Word spread. Whenever people tried to give money, I had to be quick to cover my bowl with my hand. Amazed, they returned with sweetmeats, sticky rice, or fruits. More came, and when my bowl was brimming, they piled their offerings into a growing collection of pink plastic bags at my feet. With all this attention, I was distracted from my normal practice of focusing on the bowl and meditating on emptiness.
The first time someone knelt and made anjali, I quickly removed my sandals before chanting a blessing, Sukhi hotu, avera hotu, abhayapaja hotu. I had not wandered out barefoot as the Buddha would have done because of the rubbish everywhere but it felt wrong to receive her respect wearing shoes. Remembering how I had thrown off my sandals and walked the filthy streets of Yangon last year to beg for alms inspired me to be barefoot again.
I continued to stand, softly chanting the Dhammacakkappavattana Sutta to myself and giving blessings each time someone placed more food in my bowl. I felt the turning of the wheel of Dharma and reflected on the thousands of years that this way of begging and receiving has nurtured the faithful. And here again, it was being upheld by simple acts of kindness — now a child with a bag of fried rolls, now a woman with jackfruit, now an Indian man curious to know from which country I hailed.
Some asked whether to place their offerings directly into the bags at my feet when they saw the bowl overflowing. I wanted at least to accept each offering in my hand if I could not with my bowl, and so create a sense of connection and relationship, chant a blessing and bear witness to their kindness.
It was in one of these moments between the overflow of the bowl and the rush of generosity that I suddenly felt a hypocrite. I was well-fed, staying with my devotee, lacking nothing, and the bags were spilling out beside me.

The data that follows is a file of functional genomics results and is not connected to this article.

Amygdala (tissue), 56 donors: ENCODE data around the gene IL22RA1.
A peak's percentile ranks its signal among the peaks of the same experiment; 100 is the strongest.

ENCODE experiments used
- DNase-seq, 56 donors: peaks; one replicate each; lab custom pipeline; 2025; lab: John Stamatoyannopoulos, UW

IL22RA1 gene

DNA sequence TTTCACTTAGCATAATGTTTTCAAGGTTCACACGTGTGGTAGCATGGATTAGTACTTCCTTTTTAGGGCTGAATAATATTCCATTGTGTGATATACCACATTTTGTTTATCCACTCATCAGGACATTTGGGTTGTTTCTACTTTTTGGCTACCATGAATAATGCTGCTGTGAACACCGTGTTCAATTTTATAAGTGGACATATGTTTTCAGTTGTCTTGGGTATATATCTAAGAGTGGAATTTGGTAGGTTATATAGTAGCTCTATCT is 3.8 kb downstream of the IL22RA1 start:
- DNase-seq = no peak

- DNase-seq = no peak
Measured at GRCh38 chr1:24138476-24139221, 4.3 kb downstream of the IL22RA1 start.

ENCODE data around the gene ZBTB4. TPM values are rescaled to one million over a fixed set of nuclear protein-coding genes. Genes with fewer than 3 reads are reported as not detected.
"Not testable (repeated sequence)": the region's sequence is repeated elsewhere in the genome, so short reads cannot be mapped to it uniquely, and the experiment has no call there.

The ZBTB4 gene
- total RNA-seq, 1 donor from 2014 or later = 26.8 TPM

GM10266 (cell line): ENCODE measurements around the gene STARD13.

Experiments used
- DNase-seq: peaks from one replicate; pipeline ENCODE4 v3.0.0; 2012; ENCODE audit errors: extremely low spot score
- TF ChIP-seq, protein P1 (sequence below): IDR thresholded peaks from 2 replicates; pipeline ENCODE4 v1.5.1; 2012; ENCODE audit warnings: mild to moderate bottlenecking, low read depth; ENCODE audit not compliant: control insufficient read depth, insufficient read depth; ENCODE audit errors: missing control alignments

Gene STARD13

What right did I have to stand there and beg? How could I dare hold my bowl out to be filled again and again when so much had already been given? What right did I have even to begin to beg?
Stifling and sweating in my robes, these questions crowded my mind. I remembered the story of the Sorcerer's Apprentice who tried to clean while the brooms multiplied and kept bringing more water... It seemed absurd to be juggling so many bags of food when I had no hunger in my belly.
Not even half an hour had elapsed. Embarrassed, anxious, and feeling unworthy of receiving the tide of generosity, I fretfully looked about hoping my devotee would return soon to collect me. And then, to calm my mind, I began to chant more loudly.
Contemplating the Four Noble Truths, with eyes downcast, I watched the feet of all who passed me — sandals of every colour and style, high heels and broken shoes, human beings of all ages, shuffling, hobbling or brisk in pace. Looking at their faces, I saw the bent, disabled and healthy, the dishevelled and well-dressed, the shrivelled and overweight, smiles and grimaces, distracted expressions and down-turned mouths, mothers, infants, a father grasping the hand of his small son, bicycles and litter, traders shouting and the smells of the market, the world — the World.
My heart grew bright with compassion. I knew that I was standing there to let my bowl be filled again and again by those who love Truth. Hungry or not, I had every right to receive what they freely gave.
I was not abusing that beauty because it was not for me that they filled the bowl. I was a beggar for love of that blessedness, and the filling and emptying of my bowl was the natural process of each of our lives being remembered and honoured in random acts of kindness.
I receive and I give back.